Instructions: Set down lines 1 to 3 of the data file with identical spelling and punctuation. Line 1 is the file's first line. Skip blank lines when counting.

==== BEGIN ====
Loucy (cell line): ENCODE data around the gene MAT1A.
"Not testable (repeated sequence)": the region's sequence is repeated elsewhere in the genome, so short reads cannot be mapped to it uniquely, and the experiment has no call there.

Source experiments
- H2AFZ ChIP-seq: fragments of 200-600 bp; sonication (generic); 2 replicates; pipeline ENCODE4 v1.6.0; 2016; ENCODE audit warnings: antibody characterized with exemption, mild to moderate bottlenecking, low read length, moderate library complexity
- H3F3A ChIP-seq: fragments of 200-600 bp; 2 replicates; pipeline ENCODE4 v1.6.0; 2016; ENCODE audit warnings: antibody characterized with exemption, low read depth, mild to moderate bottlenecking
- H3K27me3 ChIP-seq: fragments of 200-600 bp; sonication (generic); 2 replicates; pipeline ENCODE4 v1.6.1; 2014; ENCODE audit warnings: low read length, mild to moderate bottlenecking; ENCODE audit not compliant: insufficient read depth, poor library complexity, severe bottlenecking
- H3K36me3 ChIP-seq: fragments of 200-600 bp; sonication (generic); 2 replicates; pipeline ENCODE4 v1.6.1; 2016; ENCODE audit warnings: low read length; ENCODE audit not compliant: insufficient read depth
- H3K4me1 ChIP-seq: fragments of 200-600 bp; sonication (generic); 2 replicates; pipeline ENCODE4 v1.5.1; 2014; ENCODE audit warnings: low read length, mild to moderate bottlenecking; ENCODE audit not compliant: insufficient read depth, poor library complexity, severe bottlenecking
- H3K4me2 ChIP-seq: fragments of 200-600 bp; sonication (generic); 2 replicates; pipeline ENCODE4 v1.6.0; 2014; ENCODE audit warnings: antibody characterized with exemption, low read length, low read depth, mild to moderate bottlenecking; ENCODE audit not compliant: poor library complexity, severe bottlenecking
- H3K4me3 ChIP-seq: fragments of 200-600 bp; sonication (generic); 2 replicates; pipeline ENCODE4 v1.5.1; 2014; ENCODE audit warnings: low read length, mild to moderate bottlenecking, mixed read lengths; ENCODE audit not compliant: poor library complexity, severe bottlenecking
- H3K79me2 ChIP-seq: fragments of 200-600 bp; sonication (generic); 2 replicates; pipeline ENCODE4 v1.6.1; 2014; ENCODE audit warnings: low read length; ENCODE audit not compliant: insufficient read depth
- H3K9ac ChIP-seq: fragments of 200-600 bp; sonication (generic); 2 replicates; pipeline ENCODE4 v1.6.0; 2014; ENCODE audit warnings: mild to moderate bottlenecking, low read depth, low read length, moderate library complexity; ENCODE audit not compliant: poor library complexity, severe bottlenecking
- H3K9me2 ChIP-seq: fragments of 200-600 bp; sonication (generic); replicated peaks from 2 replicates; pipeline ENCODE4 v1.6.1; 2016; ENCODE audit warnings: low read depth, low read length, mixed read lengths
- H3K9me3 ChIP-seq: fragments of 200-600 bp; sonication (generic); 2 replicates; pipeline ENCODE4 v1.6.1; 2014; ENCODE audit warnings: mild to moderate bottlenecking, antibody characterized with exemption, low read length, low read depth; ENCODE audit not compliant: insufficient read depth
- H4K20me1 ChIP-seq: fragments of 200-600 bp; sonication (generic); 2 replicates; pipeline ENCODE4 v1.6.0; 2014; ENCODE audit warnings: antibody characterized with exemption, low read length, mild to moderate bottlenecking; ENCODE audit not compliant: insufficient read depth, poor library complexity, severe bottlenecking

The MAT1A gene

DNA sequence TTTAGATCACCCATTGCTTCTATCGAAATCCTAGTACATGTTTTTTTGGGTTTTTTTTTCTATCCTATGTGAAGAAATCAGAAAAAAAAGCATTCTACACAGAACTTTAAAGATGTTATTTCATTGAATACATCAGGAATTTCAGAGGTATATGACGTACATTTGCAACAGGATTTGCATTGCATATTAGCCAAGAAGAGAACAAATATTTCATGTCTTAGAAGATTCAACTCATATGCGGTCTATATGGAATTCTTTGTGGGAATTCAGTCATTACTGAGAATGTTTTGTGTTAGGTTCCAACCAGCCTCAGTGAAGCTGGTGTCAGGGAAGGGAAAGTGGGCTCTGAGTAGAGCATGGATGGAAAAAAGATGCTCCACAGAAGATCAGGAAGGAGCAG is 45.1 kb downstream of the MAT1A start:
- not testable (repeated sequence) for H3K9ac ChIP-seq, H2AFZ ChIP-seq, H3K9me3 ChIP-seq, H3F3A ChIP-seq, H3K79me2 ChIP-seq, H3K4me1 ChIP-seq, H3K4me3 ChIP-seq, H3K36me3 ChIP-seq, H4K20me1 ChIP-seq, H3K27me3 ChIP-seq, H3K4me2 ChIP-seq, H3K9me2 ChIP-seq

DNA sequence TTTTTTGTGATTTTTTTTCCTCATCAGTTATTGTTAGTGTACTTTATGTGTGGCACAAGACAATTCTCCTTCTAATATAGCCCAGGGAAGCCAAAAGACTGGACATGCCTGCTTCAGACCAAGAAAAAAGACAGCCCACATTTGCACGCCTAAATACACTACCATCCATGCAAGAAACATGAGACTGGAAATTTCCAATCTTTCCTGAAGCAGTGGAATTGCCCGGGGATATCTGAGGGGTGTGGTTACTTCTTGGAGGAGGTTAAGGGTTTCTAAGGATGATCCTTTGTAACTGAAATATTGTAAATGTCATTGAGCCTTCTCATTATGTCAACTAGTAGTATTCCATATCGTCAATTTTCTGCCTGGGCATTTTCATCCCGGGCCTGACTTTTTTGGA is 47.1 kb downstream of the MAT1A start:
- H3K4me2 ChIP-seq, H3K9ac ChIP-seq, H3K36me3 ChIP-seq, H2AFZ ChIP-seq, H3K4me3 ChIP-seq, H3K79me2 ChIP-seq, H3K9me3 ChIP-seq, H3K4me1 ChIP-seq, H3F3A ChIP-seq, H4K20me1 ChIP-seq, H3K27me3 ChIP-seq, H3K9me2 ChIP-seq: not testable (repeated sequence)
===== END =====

Loucy (cell line): ENCODE data around the gene MAT1A.
"Not testable (repeated sequence)": the region's sequence is repeated elsewhere in the genome, so short reads cannot be mapped to it uniquely, and the experiment has no call there.

Source experiments